• High and Vibrating:  If your cat’s tail is straight up in the air and the very tip is shaking super fast, they’re really excited and focused! They could be getting ready to hunt (even if it’s just chasing a toy) or are totally fixated on something.
  • The Half-Mast Swish: If your cat’s tail is kind of half-way up and gently swaying, they’re probably curious or thinking about what to do next. It’s like their tail is asking, “Should I check that thing out or should I just keep napping?”
  • The Bottlebrush:  When a cat raises her tail hairs. It becomes big and fluffy.. This means your cat is feeling upset, scared, or ready to defend itself.
  • The Question Mark: Your cat’s tail curves at the end like a question mark. This is a good sign!  It means your cat is friendly, relaxed, and probably wants to play.
  • The Tail Hook: In this position, your cat’s tail is mostly straight, but it has a little curve at the end that looks like a hook. This means your cat is feeling curious about something, but they’re not overly excited or nervous.
  • The Inverted U: Your cat’s tail looks like an upside-down letter “U”.  This means your cat feels happy and safe.  You might see this when your cat walks up to you or another cat it likes.
  • The Low and Stiff: Your cat’s tail is very low and doesn’t move at all. This means your cat is feeling scared, ready to protect itself, or might even attack.
  • The Tucked Tail: Your cat’s tail is hidden under its legs or wrapped tightly around its body. This means your cat is very scared, doesn’t want to fight, and might feel a bit submissive.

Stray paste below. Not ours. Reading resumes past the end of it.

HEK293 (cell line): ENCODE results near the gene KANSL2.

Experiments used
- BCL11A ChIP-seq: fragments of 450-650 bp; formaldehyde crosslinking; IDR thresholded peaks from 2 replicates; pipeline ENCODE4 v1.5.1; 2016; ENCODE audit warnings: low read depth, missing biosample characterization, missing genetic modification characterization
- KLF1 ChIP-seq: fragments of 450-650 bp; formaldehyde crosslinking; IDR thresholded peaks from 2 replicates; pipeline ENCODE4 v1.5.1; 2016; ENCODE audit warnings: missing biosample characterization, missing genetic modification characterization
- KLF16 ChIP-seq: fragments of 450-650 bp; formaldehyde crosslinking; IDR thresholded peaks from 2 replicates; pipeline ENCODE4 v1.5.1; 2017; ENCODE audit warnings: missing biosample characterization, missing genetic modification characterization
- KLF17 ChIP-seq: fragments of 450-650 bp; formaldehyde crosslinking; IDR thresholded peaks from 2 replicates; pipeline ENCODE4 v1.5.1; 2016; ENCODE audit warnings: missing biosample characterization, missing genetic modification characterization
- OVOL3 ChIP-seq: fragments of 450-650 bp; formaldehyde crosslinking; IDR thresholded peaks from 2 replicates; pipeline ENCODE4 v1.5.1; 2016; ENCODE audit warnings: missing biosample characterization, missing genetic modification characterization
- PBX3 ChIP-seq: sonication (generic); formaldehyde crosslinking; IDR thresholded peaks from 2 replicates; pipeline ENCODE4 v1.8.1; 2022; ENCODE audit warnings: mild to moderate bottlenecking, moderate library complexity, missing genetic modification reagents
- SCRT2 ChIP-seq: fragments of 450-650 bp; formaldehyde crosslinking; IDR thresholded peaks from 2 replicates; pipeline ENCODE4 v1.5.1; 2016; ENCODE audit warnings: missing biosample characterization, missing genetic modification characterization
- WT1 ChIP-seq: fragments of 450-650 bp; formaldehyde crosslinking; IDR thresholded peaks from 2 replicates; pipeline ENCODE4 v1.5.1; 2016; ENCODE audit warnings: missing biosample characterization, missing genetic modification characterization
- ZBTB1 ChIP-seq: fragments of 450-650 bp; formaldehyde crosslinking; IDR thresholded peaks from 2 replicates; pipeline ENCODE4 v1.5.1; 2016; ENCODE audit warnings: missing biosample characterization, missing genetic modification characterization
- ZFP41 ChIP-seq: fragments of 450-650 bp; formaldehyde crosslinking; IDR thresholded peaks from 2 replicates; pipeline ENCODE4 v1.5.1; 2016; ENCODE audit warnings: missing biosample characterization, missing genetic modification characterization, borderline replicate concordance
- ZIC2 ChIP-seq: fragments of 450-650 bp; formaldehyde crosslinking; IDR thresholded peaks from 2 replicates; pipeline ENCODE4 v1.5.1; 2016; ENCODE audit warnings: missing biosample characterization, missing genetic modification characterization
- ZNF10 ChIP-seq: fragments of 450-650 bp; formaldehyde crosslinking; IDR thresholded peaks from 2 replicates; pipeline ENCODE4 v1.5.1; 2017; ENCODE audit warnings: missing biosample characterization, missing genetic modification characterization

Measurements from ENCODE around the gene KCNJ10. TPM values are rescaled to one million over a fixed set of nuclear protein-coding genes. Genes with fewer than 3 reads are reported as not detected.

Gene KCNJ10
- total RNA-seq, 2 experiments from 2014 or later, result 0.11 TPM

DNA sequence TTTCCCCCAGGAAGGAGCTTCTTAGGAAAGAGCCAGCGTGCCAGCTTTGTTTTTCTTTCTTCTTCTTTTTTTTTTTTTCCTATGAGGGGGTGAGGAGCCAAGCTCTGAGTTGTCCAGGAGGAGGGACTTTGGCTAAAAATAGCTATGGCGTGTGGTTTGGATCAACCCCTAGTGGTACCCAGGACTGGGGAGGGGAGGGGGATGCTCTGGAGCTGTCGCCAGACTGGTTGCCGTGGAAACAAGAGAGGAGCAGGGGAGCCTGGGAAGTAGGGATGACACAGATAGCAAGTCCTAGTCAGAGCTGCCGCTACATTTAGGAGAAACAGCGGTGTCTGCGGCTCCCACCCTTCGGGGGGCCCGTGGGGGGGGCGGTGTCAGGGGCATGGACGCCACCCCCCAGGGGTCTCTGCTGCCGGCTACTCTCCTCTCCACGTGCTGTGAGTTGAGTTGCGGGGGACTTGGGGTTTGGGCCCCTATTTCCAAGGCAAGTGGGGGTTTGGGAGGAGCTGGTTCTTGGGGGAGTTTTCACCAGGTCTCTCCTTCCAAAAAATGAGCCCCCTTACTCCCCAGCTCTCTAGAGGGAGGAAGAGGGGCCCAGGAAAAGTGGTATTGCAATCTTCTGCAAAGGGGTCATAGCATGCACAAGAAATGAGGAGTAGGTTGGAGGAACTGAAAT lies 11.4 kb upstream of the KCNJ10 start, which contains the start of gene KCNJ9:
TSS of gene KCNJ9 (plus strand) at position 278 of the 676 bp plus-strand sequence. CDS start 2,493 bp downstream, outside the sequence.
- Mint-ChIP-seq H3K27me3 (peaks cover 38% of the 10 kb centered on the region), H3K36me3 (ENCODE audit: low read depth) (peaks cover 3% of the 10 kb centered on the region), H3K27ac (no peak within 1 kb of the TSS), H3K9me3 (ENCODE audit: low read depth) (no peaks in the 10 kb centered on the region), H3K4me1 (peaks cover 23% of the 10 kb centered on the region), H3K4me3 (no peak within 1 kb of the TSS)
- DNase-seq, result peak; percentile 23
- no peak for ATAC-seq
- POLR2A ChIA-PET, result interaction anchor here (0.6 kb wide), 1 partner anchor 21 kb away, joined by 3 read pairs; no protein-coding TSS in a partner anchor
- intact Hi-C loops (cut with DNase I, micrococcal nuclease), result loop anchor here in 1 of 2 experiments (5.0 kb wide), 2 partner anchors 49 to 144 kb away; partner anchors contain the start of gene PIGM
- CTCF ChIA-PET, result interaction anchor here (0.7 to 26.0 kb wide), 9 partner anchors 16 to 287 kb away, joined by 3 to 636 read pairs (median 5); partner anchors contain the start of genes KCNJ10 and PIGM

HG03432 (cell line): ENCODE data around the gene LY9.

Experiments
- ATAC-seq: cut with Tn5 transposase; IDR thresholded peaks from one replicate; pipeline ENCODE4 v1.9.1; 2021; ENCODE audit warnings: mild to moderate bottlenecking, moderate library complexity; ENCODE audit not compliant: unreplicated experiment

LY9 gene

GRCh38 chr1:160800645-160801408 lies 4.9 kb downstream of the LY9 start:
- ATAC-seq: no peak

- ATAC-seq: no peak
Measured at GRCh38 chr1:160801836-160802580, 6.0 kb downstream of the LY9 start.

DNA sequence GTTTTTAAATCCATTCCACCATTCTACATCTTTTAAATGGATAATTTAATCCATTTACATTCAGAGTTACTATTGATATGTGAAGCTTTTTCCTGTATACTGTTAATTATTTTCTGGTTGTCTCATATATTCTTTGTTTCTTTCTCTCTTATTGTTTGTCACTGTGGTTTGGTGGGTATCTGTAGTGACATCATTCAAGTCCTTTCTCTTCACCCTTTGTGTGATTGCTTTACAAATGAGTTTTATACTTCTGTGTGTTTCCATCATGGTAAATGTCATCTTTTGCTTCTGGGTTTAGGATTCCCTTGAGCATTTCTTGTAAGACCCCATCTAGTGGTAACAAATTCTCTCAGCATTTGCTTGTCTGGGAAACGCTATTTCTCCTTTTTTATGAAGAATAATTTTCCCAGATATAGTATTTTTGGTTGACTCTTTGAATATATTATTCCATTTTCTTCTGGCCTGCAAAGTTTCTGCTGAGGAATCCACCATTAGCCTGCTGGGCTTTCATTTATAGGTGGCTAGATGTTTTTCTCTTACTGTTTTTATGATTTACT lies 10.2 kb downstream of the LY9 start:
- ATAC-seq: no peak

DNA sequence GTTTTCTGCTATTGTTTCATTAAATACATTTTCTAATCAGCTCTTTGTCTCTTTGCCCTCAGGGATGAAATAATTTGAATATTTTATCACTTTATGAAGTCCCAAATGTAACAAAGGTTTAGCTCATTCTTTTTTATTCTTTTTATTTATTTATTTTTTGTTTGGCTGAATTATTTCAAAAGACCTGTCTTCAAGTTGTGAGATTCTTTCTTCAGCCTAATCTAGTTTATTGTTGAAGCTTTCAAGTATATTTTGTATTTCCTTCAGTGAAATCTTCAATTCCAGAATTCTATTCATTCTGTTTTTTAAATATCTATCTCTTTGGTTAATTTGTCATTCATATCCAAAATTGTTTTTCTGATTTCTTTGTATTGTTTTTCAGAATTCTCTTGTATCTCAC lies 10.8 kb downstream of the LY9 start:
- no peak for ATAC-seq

Additional Considerations for More Comprehensive Coverage

While understanding basic tail wags is a great start, there are some nuances that’ll help you read your feline friend even better:

  • Speed and Intensity: Pay attention to how fast or forceful the wagging is. A slow, gentle wag usually indicates a relaxed mood, while rapid, intense wagging can  signal strong emotions like excitement, fear, or anger.
  • Tail Position:  The tail’s overall position adds another layer of meaning. A high tail usually suggests confidence, while a low tail can indicate fear or submission. A tucked tail strongly suggests your cat is feeling frightened or wants to avoid conflict.
  • Subtle Movements: Some cats have very expressive tails, while others are more reserved. Look for the small cues – a slight twitch, a barely perceptible vibration, a tiny hook at the tail’s end.  These subtle signals can offer big insights into your cat’s mood.

Important Considerations

  • Every Cat is Unique: Just like people, cats have individual personalities. Some are naturally more expressive with their tails than others. Take the time to get to know your cat’s specific communication style and  what certain tail wags mean for them.
  • Full Body Language: Always consider the entire picture – tail movements, ear positions, eye dilation, posture, and vocalizations.  These cues combined provide a more complete understanding of your cat’s emotional state than the tail alone.
  • Context is Key: The same tail wag can mean different things depending on the situation. A playful swish is very different from a fearful flick of the tail. Assess the circumstances to accurately interpret your cat’s message.

Conclusion

The cat’s tail tells you a lot about how they feel!  Learn to watch their tail, and you’ll understand cats better. Every cat is a little different. And there may be little difference in meaning of their waging. So, it is better to play closer attention to details.